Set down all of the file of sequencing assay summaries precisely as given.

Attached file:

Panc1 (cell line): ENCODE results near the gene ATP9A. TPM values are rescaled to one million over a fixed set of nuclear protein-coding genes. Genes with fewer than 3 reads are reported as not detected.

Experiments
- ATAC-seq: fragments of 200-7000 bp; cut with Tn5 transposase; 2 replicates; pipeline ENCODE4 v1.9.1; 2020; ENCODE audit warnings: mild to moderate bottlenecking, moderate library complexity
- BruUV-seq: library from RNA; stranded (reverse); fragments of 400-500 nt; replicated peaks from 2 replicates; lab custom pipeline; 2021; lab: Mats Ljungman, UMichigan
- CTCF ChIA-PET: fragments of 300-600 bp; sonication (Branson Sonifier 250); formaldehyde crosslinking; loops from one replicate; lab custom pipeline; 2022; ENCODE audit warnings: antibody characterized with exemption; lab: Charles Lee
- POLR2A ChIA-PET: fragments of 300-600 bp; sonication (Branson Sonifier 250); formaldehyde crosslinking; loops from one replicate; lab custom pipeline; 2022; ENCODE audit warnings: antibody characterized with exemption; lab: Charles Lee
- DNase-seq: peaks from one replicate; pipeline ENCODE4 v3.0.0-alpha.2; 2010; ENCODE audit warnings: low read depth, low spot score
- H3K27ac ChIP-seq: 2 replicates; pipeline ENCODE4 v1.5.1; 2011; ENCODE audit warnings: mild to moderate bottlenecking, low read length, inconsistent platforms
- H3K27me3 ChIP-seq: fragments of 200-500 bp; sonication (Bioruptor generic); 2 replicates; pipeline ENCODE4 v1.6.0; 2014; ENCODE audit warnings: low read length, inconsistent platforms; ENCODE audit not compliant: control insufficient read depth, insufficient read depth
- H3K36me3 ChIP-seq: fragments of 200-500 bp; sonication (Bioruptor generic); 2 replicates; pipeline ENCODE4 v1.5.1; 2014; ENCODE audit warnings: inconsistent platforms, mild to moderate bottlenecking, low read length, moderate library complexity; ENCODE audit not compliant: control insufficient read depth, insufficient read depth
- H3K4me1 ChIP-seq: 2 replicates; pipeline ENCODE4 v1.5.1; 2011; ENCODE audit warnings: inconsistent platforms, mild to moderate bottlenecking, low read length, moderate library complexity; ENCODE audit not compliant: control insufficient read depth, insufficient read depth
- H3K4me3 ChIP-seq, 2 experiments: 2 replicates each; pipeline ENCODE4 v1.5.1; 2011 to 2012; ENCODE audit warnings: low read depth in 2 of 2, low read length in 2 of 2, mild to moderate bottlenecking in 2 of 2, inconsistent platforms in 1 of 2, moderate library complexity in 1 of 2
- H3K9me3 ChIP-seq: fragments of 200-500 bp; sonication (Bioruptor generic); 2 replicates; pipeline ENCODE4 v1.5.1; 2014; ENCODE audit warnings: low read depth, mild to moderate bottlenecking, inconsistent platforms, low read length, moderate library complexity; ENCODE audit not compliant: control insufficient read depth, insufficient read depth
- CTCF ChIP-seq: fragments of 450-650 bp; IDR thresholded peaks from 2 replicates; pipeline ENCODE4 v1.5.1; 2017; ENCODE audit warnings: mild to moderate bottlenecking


Panc1 (cell line): ENCODE results near the gene ATP9A. TPM values are rescaled to one million over a fixed set of nuclear protein-coding genes. Genes with fewer than 3 reads are reported as not detected.

Experiments
- ATAC-seq: fragments of 200-7000 bp; cut with Tn5 transposase; 2 replicates; pipeline ENCODE4 v1.9.1; 2020; ENCODE audit warnings: mild to moderate bottlenecking, moderate library complexity
- BruUV-seq: library from RNA; stranded (reverse); fragments of 400-500 nt; replicated peaks from 2 replicates; lab custom pipeline; 2021; lab: Mats Ljungman, UMichigan
- CTCF ChIA-PET: fragments of 300-600 bp; sonication (Branson Sonifier 250); formaldehyde crosslinking; loops from one replicate; lab custom pipeline; 2022; ENCODE audit warnings: antibody characterized with exemption; lab: Charles Lee
- POLR2A ChIA-PET: fragments of 300-600 bp; sonication (Branson Sonifier 250); formaldehyde crosslinking; loops from one replicate; lab custom pipeline; 2022; ENCODE audit warnings: antibody characterized with exemption; lab: Charles Lee
- DNase-seq: peaks from one replicate; pipeline ENCODE4 v3.0.0-alpha.2; 2010; ENCODE audit warnings: low read depth, low spot score
- H3K27ac ChIP-seq: 2 replicates; pipeline ENCODE4 v1.5.1; 2011; ENCODE audit warnings: mild to moderate bottlenecking, low read length, inconsistent platforms
- H3K27me3 ChIP-seq: fragments of 200-500 bp; sonication (Bioruptor generic); 2 replicates; pipeline ENCODE4 v1.6.0; 2014; ENCODE audit warnings: low read length, inconsistent platforms; ENCODE audit not compliant: control insufficient read depth, insufficient read depth
- H3K36me3 ChIP-seq: fragments of 200-500 bp; sonication (Bioruptor generic); 2 replicates; pipeline ENCODE4 v1.5.1; 2014; ENCODE audit warnings: inconsistent platforms, mild to moderate bottlenecking, low read length, moderate library complexity; ENCODE audit not compliant: control insufficient read depth, insufficient read depth
- H3K4me1 ChIP-seq: 2 replicates; pipeline ENCODE4 v1.5.1; 2011; ENCODE audit warnings: inconsistent platforms, mild to moderate bottlenecking, low read length, moderate library complexity; ENCODE audit not compliant: control insufficient read depth, insufficient read depth
- H3K4me3 ChIP-seq, 2 experiments: 2 replicates each; pipeline ENCODE4 v1.5.1; 2011 to 2012; ENCODE audit warnings: low read depth in 2 of 2, low read length in 2 of 2, mild to moderate bottlenecking in 2 of 2, inconsistent platforms in 1 of 2, moderate library complexity in 1 of 2
- H3K9me3 ChIP-seq: fragments of 200-500 bp; sonication (Bioruptor generic); 2 replicates; pipeline ENCODE4 v1.5.1; 2014; ENCODE audit warnings: low read depth, mild to moderate bottlenecking, inconsistent platforms, low read length, moderate library complexity; ENCODE audit not compliant: control insufficient read depth, insufficient read depth
- CTCF ChIP-seq: fragments of 450-650 bp; IDR thresholded peaks from 2 replicates; pipeline ENCODE4 v1.5.1; 2017; ENCODE audit warnings: mild to moderate bottlenecking